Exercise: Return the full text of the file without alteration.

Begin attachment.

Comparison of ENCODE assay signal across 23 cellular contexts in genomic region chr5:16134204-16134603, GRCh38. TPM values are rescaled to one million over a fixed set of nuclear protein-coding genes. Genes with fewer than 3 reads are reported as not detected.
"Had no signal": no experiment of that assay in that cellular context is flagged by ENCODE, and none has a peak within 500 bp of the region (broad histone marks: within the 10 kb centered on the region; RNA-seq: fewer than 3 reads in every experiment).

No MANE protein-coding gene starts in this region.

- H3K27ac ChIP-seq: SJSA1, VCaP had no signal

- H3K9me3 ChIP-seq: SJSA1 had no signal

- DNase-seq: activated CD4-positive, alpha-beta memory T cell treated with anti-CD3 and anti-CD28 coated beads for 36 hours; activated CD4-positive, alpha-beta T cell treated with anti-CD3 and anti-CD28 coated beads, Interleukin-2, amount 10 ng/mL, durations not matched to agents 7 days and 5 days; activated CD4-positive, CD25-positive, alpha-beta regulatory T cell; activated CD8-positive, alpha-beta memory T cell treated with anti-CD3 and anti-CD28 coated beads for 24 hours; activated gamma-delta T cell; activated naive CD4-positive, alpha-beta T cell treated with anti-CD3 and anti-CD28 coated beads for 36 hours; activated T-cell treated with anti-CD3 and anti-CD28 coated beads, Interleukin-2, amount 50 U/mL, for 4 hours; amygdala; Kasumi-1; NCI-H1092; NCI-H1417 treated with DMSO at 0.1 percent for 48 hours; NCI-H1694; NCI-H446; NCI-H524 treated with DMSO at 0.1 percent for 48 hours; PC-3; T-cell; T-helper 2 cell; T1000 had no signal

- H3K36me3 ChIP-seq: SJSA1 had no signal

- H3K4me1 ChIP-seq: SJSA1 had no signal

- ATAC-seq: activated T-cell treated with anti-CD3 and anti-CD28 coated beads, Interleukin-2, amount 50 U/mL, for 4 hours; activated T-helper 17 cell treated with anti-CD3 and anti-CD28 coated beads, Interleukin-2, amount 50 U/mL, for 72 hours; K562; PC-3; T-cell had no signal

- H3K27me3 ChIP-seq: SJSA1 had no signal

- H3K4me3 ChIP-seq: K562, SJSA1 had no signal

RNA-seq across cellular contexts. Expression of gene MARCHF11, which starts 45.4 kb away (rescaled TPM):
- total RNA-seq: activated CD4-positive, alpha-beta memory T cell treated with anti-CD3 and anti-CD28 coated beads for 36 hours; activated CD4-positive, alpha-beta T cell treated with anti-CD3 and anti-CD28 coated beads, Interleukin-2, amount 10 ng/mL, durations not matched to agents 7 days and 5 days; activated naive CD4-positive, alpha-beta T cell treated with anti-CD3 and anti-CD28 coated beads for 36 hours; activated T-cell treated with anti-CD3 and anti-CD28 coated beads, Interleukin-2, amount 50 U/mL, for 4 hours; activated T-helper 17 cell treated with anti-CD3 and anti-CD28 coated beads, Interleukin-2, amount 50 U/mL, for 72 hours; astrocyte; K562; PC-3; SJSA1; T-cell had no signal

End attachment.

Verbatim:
Comparison of ENCODE assay signal across 23 cellular contexts in genomic region chr5:16134204-16134603, GRCh38. TPM values are rescaled to one million over a fixed set of nuclear protein-coding genes. Genes with fewer than 3 reads are reported as not detected.
"Had no signal": no experiment of that assay in that cellular context is flagged by ENCODE, and none has a peak within 500 bp of the region (broad histone marks: within the 10 kb centered on the region; RNA-seq: fewer than 3 reads in every experiment).

No MANE protein-coding gene starts in this region.

- H3K27ac ChIP-seq: SJSA1, VCaP had no signal

- H3K9me3 ChIP-seq: SJSA1 had no signal

- DNase-seq: activated CD4-positive, alpha-beta memory T cell treated with anti-CD3 and anti-CD28 coated beads for 36 hours; activated CD4-positive, alpha-beta T cell treated with anti-CD3 and anti-CD28 coated beads, Interleukin-2, amount 10 ng/mL, durations not matched to agents 7 days and 5 days; activated CD4-positive, CD25-positive, alpha-beta regulatory T cell; activated CD8-positive, alpha-beta memory T cell treated with anti-CD3 and anti-CD28 coated beads for 24 hours; activated gamma-delta T cell; activated naive CD4-positive, alpha-beta T cell treated with anti-CD3 and anti-CD28 coated beads for 36 hours; activated T-cell treated with anti-CD3 and anti-CD28 coated beads, Interleukin-2, amount 50 U/mL, for 4 hours; amygdala; Kasumi-1; NCI-H1092; NCI-H1417 treated with DMSO at 0.1 percent for 48 hours; NCI-H1694; NCI-H446; NCI-H524 treated with DMSO at 0.1 percent for 48 hours; PC-3; T-cell; T-helper 2 cell; T1000 had no signal

- H3K36me3 ChIP-seq: SJSA1 had no signal

- H3K4me1 ChIP-seq: SJSA1 had no signal

- ATAC-seq: activated T-cell treated with anti-CD3 and anti-CD28 coated beads, Interleukin-2, amount 50 U/mL, for 4 hours; activated T-helper 17 cell treated with anti-CD3 and anti-CD28 coated beads, Interleukin-2, amount 50 U/mL, for 72 hours; K562; PC-3; T-cell had no signal

- H3K27me3 ChIP-seq: SJSA1 had no signal

- H3K4me3 ChIP-seq: K562, SJSA1 had no signal

RNA-seq across cellular contexts. Expression of gene MARCHF11, which starts 45.4 kb away (rescaled TPM):
- total RNA-seq: activated CD4-positive, alpha-beta memory T cell treated with anti-CD3 and anti-CD28 coated beads for 36 hours; activated CD4-positive, alpha-beta T cell treated with anti-CD3 and anti-CD28 coated beads, Interleukin-2, amount 10 ng/mL, durations not matched to agents 7 days and 5 days; activated naive CD4-positive, alpha-beta T cell treated with anti-CD3 and anti-CD28 coated beads for 36 hours; activated T-cell treated with anti-CD3 and anti-CD28 coated beads, Interleukin-2, amount 50 U/mL, for 4 hours; activated T-helper 17 cell treated with anti-CD3 and anti-CD28 coated beads, Interleukin-2, amount 50 U/mL, for 72 hours; astrocyte; K562; PC-3; SJSA1; T-cell had no signal